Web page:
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Amar'e Stoudemire was, indeed, pretty quiet yesterday.

Well, quiet in the basketball sense. (Photo by Christopher Pasatieri/Getty Images)
Well, quiet in the basketball sense. (Photo by Christopher Pasatieri/Getty Images)
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Amar'e Stoudemire managed to score 21 points in yesterday's win over the Celtics, but it sure seemed like he didn't see much of the ball. Indeed, as Zach Lowe points out, Stoudemire's usage rate yesterday was uncharacteristically low:

To wit: On Sunday, Stoudemire used just 18.1 percent of New York’s possessions with either a shot, drawn foul or turnover. That’s very low for a star. If a team distributed its possessions equally among all five guys on the court, each would post a usage rate of 20 percent; stars routinely crack 30 percent in individual games, and Stoudemire’s career average is about 27 percent. Stoudemire posted a usage rate higher than 18.1 in 77 of the 78 games he played last season; his usage rate was 18.0 in the other game.

Lowe notes that Carmelo Anthony's usage (38.9 percent) against Boston's sub-par wing defenders was the team high, but I'd name Toney Douglas as the guy using more than his fair share of the offense. Douglas used 28.5 percent of the Knicks' possessions while he was on the floor and launched eight more shot attempts (but two less free throw attempts) than Stoudemire in the process.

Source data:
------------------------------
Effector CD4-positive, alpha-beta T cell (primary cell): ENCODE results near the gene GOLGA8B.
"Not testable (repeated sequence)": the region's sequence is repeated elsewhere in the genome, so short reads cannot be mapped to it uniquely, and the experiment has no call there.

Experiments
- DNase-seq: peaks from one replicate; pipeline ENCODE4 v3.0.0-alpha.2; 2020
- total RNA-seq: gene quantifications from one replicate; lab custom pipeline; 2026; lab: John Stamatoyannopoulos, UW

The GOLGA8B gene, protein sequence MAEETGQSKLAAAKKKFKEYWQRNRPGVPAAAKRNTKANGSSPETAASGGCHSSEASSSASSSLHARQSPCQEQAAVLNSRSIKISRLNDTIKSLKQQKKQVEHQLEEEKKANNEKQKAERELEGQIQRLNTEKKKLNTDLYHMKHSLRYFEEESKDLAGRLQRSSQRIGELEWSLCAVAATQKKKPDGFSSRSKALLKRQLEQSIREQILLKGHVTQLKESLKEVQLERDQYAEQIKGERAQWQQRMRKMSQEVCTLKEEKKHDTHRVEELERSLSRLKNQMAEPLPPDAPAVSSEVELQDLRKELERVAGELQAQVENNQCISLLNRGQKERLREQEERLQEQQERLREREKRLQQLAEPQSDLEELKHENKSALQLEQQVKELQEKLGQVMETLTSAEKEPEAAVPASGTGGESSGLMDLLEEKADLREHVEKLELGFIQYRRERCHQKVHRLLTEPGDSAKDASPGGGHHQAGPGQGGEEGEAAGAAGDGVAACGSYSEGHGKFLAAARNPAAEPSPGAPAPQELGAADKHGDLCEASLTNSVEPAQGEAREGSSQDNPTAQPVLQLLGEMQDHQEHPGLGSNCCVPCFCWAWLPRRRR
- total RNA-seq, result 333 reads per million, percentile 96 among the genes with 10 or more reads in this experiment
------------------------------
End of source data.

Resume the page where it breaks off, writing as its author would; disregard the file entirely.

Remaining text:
As Lowe mentions, and as we discussed yesterday, Tyson Chandler did most of the screen-setting for Melo and Douglas, with Stoudemire most frequently playing decoy at the elbow or corner, often on the weak side of the floor. Stationing Amar'e away from the action like that should draw defenders and open lanes in which Melo and Chandler can drive and do cool slam dunk shots. Even as a decoy, though, Amar'e should get touches from those spots, both to keep the defense honest and preserve those open lanes and, you know, because he's pretty nice with them mid-range jumpers. Additionally, one would expect the Knicks to run a bit more pick-and-roll action with Amar'e himself as the screener. Again, this keeps defenses on their heels and, again, Amar'e's a pretty competent finisher on the roll. A key ingredient to running Melo/Amar'e or Toney/Amar'e pick-and-rolls with any success will be a reliable bail-out option-- Chandler hovering near the rim, Landry Fields or some other shooter behind the arc on the strong side-- as well as a ballhandler with the wherewithal to find that option if need be (basically, Melo). In summary, it shouldn't be too difficult to get Amar'e more involved, and I expect a shift in that direction in the coming games.

It'll be interesting to see how the distribution of usage changes with Douglas coming off a mediocre shooting game and Iman Shumpert (who really dominated the ball when he was on the floor) now sidelined. Who's going to get more shots? Will it be Amar'e? Could it be YOU!?